Madrid the capital of European football as Real, Atletico look to assert power
MADRID -- "Tonight you have to show them," boomed the front page of Tuesday morning's Marca.
On this occasion it was an exhortation to both of Madrid's football powers. The city has had more than its share of seismic Champions League nights in recent seasons but this one feels a little different. Since Atletico's resurgence as a continental force under Diego Simeone the two have never (fixtures between themselves apart) played decisive European games concurrently, but on Tuesday evening most neighbourhoods will come to something approaching a standstill.
The odds are firmly in favour of celebrations on both sides and it is not hard to see why. Real, on the rack for 45 minutes against Bayern Munich last week, return to the Bernabeu with a narrow 2-1 win but two potentially decisive away goals. Atletico would have liked a bigger margin of victory than the 1-0 against Leicester but it would still be a major surprise if they slipped up at the King Power and it would take a significant turnaround for nerves in the Spanish capital to be jangling en masse.
Perhaps that is why, despite the evening's gravity, there is a sense of simply needing to get the job done. The past three seasons have, after all, brought two finals and one quarterfinal -- all won by Real, of course -- between the pair.
In that time, Madrid has established itself as Europe's true football capital; pulsating with the success of two very different clubs with contrasting ways of going about their business. The benchmark has been set and it is much more tempting to look forward, and to the distinct possibility of another Derbi Madrileno, than contemplate the chance of failure at this relatively early stage of the competition.
Yet these are still ties loaded with significance and Real, in particular, have a small piece of history to make. "Total challenge" is what Marca called their task, which is to become the first-ever club to reach seven consecutive European Cup semifinals. It is not quite La Decima but things like this matter: They reaffirm, bit by bit, a club's perception of itself while -- on the flip side -- adding to the pressure. Real have gone 13 Champions League games without defeat, which is their best streak in the competition. They could lose to Bayern and still achieve their short-term target but that is an eventuality few feel the need to contemplate.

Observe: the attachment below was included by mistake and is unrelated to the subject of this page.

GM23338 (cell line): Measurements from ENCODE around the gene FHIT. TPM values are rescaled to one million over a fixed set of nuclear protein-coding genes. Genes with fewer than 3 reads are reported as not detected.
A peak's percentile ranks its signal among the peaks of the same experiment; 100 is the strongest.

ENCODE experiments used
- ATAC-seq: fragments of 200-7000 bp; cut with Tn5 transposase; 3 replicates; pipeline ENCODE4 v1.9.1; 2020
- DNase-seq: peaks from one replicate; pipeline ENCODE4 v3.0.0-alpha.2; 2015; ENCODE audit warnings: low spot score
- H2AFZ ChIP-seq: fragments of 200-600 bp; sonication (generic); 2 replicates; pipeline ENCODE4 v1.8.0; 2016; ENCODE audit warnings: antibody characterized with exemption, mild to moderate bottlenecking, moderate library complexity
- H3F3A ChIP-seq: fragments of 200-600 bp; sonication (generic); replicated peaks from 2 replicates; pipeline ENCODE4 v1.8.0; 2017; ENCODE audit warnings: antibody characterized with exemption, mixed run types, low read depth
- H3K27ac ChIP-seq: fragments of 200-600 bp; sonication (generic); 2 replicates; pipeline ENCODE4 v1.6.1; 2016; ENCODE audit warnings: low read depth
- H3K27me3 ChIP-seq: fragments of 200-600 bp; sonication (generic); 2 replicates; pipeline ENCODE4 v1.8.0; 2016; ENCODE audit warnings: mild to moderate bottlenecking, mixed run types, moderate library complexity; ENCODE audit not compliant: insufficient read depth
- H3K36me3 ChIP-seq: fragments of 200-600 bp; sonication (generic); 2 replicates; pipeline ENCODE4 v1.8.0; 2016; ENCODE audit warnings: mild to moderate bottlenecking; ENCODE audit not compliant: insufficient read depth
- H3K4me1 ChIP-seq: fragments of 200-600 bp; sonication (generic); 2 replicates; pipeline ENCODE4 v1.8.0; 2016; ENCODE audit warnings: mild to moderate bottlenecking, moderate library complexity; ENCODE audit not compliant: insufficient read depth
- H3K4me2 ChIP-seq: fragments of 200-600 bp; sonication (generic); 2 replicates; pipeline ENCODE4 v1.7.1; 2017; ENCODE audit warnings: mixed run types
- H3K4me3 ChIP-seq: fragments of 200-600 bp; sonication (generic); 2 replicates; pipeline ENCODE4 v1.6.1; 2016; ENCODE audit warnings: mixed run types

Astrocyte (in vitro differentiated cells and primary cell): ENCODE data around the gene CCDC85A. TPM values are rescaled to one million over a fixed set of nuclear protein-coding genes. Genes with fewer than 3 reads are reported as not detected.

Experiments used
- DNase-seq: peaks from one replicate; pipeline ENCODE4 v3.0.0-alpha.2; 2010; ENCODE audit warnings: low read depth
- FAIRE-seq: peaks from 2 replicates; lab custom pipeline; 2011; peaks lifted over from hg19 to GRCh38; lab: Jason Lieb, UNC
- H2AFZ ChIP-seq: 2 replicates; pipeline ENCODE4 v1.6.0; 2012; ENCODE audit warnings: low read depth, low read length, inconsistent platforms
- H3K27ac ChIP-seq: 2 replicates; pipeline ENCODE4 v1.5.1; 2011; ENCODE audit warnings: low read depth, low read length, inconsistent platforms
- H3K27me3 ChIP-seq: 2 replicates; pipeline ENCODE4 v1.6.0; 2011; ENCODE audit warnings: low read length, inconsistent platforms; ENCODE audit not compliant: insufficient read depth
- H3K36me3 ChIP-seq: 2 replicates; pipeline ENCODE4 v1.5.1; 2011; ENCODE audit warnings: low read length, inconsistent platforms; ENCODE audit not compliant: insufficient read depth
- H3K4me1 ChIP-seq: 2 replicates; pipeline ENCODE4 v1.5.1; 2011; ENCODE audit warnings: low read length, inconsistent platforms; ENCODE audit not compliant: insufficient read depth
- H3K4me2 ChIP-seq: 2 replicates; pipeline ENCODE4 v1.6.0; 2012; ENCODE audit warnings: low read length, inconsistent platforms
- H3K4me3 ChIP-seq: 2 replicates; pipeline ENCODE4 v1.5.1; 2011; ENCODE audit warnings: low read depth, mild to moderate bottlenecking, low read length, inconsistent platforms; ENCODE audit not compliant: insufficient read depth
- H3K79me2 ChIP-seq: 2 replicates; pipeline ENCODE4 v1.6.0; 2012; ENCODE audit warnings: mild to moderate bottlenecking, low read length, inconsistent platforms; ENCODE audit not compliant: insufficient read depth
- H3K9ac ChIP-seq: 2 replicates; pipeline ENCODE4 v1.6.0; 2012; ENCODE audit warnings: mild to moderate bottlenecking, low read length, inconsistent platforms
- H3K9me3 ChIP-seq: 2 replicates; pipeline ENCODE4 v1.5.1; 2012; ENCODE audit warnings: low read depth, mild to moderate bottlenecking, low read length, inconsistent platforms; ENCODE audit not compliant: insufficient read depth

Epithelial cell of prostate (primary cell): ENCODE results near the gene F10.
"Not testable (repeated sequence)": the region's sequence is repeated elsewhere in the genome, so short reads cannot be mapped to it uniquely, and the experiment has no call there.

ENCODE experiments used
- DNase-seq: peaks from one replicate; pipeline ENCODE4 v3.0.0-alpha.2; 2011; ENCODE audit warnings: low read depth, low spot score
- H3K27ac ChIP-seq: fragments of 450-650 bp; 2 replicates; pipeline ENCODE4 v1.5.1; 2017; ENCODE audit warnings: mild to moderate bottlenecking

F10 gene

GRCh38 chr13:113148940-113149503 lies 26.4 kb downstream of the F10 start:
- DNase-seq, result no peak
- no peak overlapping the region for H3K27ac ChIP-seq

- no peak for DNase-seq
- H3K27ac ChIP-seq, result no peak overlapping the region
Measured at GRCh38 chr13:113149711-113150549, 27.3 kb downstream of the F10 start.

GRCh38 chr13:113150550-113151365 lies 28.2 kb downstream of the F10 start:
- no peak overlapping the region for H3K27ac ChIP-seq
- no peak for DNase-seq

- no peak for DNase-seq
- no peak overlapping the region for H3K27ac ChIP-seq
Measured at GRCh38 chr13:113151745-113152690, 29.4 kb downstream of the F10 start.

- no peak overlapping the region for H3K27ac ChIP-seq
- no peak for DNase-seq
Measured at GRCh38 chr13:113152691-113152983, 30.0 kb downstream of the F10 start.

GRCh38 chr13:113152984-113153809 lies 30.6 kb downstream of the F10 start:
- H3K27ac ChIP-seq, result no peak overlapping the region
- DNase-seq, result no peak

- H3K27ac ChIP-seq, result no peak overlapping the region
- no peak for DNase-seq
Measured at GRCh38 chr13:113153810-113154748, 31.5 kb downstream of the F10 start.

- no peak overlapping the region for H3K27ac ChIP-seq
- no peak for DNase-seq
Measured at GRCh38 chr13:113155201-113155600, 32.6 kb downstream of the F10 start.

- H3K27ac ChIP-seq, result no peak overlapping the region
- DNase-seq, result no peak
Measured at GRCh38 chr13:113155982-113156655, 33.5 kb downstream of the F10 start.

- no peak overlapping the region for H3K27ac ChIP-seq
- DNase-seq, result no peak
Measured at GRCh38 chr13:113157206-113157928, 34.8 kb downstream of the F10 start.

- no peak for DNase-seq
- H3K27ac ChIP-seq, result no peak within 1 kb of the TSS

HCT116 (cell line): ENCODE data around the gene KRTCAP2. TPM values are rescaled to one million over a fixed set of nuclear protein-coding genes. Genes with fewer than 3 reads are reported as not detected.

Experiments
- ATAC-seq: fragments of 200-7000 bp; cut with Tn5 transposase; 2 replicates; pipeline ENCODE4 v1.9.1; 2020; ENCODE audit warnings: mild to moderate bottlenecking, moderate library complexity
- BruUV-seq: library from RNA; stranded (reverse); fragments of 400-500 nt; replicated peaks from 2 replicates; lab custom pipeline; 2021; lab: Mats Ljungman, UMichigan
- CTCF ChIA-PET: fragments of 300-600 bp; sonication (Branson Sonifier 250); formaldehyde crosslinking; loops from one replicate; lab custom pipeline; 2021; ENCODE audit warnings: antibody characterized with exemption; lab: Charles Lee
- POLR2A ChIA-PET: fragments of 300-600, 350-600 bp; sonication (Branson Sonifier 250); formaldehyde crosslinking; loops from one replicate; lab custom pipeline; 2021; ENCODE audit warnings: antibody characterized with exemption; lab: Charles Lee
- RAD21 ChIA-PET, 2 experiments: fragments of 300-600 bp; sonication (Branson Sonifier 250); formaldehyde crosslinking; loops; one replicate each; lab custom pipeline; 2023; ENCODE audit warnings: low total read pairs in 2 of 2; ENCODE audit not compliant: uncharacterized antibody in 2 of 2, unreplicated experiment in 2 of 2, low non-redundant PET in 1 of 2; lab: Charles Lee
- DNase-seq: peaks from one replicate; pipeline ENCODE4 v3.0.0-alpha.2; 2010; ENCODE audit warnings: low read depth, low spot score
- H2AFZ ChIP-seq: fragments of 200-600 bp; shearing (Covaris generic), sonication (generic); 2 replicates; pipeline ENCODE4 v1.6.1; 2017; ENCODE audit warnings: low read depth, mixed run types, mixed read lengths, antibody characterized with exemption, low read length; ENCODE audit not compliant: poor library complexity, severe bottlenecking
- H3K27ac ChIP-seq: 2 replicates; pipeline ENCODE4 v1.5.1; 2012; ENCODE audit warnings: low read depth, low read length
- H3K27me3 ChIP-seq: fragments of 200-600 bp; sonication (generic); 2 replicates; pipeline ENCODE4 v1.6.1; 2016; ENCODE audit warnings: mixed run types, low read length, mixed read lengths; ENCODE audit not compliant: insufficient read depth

Real would love to get the job done relatively quickly, with Barcelona visiting the Bernabeu on Sunday for a Clasico that will effectively decide the La Liga title race. That may be a more realistic goal if Bayern don't get something from the doubtful trio of Jerome Boateng, Mats Hummels and Robert Lewandowski. The former pair trained somewhat gingerly on Monday although Lewandowski, who was sorely missed by Bayern in a first leg that could have been put beyond Real before Cristiano Ronaldo turned the tie on its head, will be risked by Carlo Ancelotti.
The home side have an absentee of their own in Gareth Bale, who probably will be replaced by Isco. "We've forgotten the first leg and will go out to win," Zinedine Zidane said in his prematch news conference. "Bayern will put pressure on us until the end."
They will certainly need to and Real, for all that they can be backed to progress, also will require a more convincing start than they made at the Allianz Arena if this is to be anything approaching a comfortable night.
Sufficient improvement should make the returns of Ancelotti, who set the ball rolling on Real's new European era by masterminding that Decima in 2014, and Xabi Alonso all the more worthy of celebration.
Real are chasing history but also have the past on their side: Only twice since the Champions League began have teams overturned first-leg home defeats and should that theme continue Tuesday there will be plenty of room for generosity where old friends and colleagues are concerned.
Will it pave the way for an all-Madrid semifinal? That would certainly be a poetic occasion for the city, with Atletico to move out of their Vicente Calderon stadium a few weeks from now. Should Simeone & Co. fulfil their side of the bargain in Leicester, it would seem like the kind of date with football destiny this city lives and breathes for: one last derby, one final distillation of so much meaning and so many memories.
So while the relative novelty of this double shootout will keep Madrid rapt on Tuesday evening, it is the growing promise of even more famous nights to come that really holds the attention.
Nick Ames is a football journalist who writes for ESPN FC on a range of topics. Twitter: @NickAmes82.